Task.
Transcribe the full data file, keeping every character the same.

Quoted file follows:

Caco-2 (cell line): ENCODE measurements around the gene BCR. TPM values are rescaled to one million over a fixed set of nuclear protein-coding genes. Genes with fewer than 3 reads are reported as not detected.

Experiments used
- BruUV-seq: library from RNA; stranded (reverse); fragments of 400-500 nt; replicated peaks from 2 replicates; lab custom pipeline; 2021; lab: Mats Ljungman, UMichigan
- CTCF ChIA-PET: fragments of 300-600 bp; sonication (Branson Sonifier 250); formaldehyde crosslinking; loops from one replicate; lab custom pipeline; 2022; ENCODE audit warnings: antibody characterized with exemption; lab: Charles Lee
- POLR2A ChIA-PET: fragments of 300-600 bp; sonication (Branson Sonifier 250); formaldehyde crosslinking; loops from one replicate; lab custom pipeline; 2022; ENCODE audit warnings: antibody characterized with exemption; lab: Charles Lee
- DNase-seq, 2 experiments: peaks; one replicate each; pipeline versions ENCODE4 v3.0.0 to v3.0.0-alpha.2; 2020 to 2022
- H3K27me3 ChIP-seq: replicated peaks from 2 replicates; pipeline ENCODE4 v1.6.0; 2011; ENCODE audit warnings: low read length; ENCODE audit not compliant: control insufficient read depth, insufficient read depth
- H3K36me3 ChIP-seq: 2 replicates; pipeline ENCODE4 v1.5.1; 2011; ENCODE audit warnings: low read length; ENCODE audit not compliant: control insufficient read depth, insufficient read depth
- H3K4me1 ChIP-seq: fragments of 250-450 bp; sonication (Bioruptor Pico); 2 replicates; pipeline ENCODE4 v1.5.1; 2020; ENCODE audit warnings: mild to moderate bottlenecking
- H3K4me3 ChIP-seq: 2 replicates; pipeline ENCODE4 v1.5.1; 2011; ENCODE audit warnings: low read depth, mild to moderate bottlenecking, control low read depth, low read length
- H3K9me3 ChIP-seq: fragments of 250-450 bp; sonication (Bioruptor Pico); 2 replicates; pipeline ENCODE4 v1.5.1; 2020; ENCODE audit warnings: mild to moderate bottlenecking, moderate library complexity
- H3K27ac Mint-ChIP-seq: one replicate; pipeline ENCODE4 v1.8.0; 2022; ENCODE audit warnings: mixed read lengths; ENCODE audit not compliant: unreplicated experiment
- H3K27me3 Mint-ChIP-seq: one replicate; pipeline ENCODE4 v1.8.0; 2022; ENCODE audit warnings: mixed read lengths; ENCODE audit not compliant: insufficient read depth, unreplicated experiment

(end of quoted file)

Caco-2 (cell line): ENCODE measurements around the gene BCR. TPM values are rescaled to one million over a fixed set of nuclear protein-coding genes. Genes with fewer than 3 reads are reported as not detected.

Experiments used
- BruUV-seq: library from RNA; stranded (reverse); fragments of 400-500 nt; replicated peaks from 2 replicates; lab custom pipeline; 2021; lab: Mats Ljungman, UMichigan
- CTCF ChIA-PET: fragments of 300-600 bp; sonication (Branson Sonifier 250); formaldehyde crosslinking; loops from one replicate; lab custom pipeline; 2022; ENCODE audit warnings: antibody characterized with exemption; lab: Charles Lee
- POLR2A ChIA-PET: fragments of 300-600 bp; sonication (Branson Sonifier 250); formaldehyde crosslinking; loops from one replicate; lab custom pipeline; 2022; ENCODE audit warnings: antibody characterized with exemption; lab: Charles Lee
- DNase-seq, 2 experiments: peaks; one replicate each; pipeline versions ENCODE4 v3.0.0 to v3.0.0-alpha.2; 2020 to 2022
- H3K27me3 ChIP-seq: replicated peaks from 2 replicates; pipeline ENCODE4 v1.6.0; 2011; ENCODE audit warnings: low read length; ENCODE audit not compliant: control insufficient read depth, insufficient read depth
- H3K36me3 ChIP-seq: 2 replicates; pipeline ENCODE4 v1.5.1; 2011; ENCODE audit warnings: low read length; ENCODE audit not compliant: control insufficient read depth, insufficient read depth
- H3K4me1 ChIP-seq: fragments of 250-450 bp; sonication (Bioruptor Pico); 2 replicates; pipeline ENCODE4 v1.5.1; 2020; ENCODE audit warnings: mild to moderate bottlenecking
- H3K4me3 ChIP-seq: 2 replicates; pipeline ENCODE4 v1.5.1; 2011; ENCODE audit warnings: low read depth, mild to moderate bottlenecking, control low read depth, low read length
- H3K9me3 ChIP-seq: fragments of 250-450 bp; sonication (Bioruptor Pico); 2 replicates; pipeline ENCODE4 v1.5.1; 2020; ENCODE audit warnings: mild to moderate bottlenecking, moderate library complexity
- H3K27ac Mint-ChIP-seq: one replicate; pipeline ENCODE4 v1.8.0; 2022; ENCODE audit warnings: mixed read lengths; ENCODE audit not compliant: unreplicated experiment
- H3K27me3 Mint-ChIP-seq: one replicate; pipeline ENCODE4 v1.8.0; 2022; ENCODE audit warnings: mixed read lengths; ENCODE audit not compliant: insufficient read depth, unreplicated experiment